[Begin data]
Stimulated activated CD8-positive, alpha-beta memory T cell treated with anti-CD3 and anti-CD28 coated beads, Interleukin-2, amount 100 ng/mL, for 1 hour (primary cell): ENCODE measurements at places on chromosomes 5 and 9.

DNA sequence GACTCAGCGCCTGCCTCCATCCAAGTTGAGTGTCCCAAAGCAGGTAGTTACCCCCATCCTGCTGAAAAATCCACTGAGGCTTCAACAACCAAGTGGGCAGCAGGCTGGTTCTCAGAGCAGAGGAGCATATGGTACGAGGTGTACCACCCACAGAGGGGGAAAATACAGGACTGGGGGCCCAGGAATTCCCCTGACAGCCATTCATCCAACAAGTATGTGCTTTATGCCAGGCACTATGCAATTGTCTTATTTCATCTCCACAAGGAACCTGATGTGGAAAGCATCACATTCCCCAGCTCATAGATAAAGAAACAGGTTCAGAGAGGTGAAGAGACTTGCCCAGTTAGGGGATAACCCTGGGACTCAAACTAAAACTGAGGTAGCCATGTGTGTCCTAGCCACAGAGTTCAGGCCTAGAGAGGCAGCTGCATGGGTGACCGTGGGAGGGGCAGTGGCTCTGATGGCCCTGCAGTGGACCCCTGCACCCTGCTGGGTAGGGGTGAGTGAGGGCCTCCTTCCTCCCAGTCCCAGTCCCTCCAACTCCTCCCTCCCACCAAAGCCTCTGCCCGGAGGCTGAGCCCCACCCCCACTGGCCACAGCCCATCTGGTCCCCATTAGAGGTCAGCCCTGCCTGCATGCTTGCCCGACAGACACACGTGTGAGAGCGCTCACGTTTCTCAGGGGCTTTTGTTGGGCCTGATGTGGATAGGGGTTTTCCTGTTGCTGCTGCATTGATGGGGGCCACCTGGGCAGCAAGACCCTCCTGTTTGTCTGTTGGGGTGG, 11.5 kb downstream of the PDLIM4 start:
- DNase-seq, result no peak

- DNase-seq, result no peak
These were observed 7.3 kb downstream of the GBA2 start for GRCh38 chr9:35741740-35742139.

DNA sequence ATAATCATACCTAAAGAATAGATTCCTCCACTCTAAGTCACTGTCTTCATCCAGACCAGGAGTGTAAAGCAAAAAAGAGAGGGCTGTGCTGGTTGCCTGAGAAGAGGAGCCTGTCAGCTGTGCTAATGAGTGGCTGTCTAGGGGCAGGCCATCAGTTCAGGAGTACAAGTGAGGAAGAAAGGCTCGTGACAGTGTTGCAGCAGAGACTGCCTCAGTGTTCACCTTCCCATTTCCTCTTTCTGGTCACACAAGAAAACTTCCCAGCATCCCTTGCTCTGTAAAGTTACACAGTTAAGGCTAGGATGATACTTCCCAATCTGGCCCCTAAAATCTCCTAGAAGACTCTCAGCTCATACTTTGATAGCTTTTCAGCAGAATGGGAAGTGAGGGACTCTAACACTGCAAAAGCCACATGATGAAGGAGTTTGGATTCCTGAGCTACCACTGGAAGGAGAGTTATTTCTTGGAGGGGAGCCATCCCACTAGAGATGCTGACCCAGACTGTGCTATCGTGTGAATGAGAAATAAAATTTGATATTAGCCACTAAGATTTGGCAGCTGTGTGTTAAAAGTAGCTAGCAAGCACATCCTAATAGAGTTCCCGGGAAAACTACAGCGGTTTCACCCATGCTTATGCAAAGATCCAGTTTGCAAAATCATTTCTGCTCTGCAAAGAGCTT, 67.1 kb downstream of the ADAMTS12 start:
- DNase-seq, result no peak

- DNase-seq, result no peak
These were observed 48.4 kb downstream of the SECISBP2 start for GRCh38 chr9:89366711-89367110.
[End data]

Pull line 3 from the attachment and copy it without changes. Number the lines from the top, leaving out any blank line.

- DNase-seq, result no peak